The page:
Affordable housing: The Fulcrum Agency, Shelter WA

What role can architects have in this space? How do we leverage our skills? Advocating for an effective housing system that is culturally responsive and suited to climate.

The Fulcrum Agency | Keiran Wong | Chairperson Shelter WA

When Emma Williamson and I met we both recognised that we were driven by a shared sense of purpose, set of values and a desire to be useful. We set up the Fremantle-based practice CODA Studio straight after university and developed four words to guide the business – be useful, generous, joyful and stealthy. These principles proved incredibly useful as our business morphed from a studio of two to a medium-sized practice. Over the years, our practice has taken many forms – from initially thinking that we could use design to deliver solutions to realising that through our own influence we could support communities in their own ambitions and desires.

In our current venture, The Fulcrum Agency, we are recasting our approach and building a practice driven by a desire to re-learn something about our country, to find ways of using our skills as problem solvers, and to support others. We remain curious and try to work behind the scenes wherever possible – an extension of our stealthiness at CODA perhaps, but also a recognition that the title of architect can constrain conversation more than it opens it up. Our recasting as an agency is both deliberate and provocative – a call to arms for ourselves and team to re-learn what it means to seek justice.

I am now the chair of Shelter WA, the peak body advocating for an effective housing system in Western Australia. Shelter WA brings together community services, housing providers, government, academia, the private sector and people with lived experience of housing insecurity to further the vision of an effective, affordable housing system that ends homelessness in Western Australia. Our members include the Community Housing Sector – a mature, sophisticated and networked player in social housing, with an ever increasing capability to deliver both housing and long-term outcomes.

“So, what are the basic facts around Housing in WA today?

  • There are over 15,700 households are on the social housing wait list – that’s around 30,000 West Australians.
  • Around 9,000 people experience homelessness on any given night, 1,000 of which are sleeping rough.
  • International research shows around 80% of people who are homeless are in this situation because they are poor and housing is unaffordable to them – only 20% require very intensive housing and support services.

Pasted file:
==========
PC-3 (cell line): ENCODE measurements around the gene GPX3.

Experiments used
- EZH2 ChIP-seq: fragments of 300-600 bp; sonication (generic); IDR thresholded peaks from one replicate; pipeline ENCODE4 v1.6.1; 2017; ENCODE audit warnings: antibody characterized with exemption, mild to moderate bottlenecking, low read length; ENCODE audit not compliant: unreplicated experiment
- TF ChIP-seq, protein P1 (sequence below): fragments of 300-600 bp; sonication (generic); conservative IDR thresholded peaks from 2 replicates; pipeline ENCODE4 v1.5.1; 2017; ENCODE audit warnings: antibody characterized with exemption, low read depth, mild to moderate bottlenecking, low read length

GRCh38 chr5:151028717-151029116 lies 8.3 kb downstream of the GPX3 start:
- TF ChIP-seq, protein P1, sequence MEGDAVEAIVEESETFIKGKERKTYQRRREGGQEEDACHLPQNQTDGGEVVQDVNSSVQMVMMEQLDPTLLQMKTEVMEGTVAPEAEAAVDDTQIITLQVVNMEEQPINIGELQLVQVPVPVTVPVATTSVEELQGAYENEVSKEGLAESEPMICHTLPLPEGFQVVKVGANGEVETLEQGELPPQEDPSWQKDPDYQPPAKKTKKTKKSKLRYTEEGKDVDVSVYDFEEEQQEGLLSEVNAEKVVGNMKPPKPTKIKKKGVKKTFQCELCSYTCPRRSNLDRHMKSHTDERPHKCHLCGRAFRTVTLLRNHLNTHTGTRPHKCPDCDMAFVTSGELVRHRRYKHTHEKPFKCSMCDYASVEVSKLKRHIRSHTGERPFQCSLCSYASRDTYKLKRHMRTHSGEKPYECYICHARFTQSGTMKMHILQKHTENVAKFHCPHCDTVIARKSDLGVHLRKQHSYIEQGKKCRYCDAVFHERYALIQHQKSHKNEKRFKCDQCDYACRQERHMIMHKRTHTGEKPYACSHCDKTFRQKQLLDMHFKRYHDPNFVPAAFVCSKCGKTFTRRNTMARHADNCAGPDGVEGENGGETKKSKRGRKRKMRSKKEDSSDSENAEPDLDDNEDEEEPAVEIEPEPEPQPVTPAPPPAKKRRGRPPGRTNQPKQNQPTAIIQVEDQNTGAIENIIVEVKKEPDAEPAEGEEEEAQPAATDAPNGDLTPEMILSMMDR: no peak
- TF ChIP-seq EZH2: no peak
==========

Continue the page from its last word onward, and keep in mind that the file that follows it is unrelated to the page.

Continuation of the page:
• On this point it is important to note that less than 1% of WA rentals are affordable for people with low incomes, and this is actually zero in certain regions of our state.
  • There is a shortfall of 39,200 social and 19,300 affordable homes across Western Australia to meet current need.
  • In the last three years there has been a decrease in social housing stock in WA of over 1,100 homes. The current government investment packages into social housing will only deliver 870 new social homes – so we are going backwards in supply of social housing.” (

These are sobering and startling facts but they don’t speak to the human cost of this crisis. With the ending of the moratorium on rent increases and evictions, and the lack of both social and affordable private housing, Shelter members are seeing a tsunami of people under severe housing stress and facing homelessness. Frontline services are receiving calls from people facing eviction, many of whom have never before been in contact with welfare services. Our members are deeply concerned about the mental health impacts on individuals and families, the impact on children and their welfare, and the impact on their staff as they struggle to find housing for people. What we are seeing for the first time is that housing affordability is becoming a mainstream issue, impacting people across the entire state.

What role can architects have in this space? How do we leverage our skills? Of course, we should never overplay our importance or underestimate the impact that the justice and health systems have on people’s lives and ability to maintain a home. But what we can do is think seriously about the types of projects we select and put our energy towards.

These are questions and continuous dialogues that Emma and I have every day, with every project opportunity, and in every situation we find ourselves. Despite the constant reflection and trepidation of our practice, one thing remains certain – our work must seek justice and be underpinned by the belief that everyone has the right to call a place home.

Kieran Wong is an architect active in advocating for social and affordable housing. He is the co-founder and partner of The Fulcrum Agency and chairperson of Shelter WA. 

Published online:

4 Aug 2021


The Architect 
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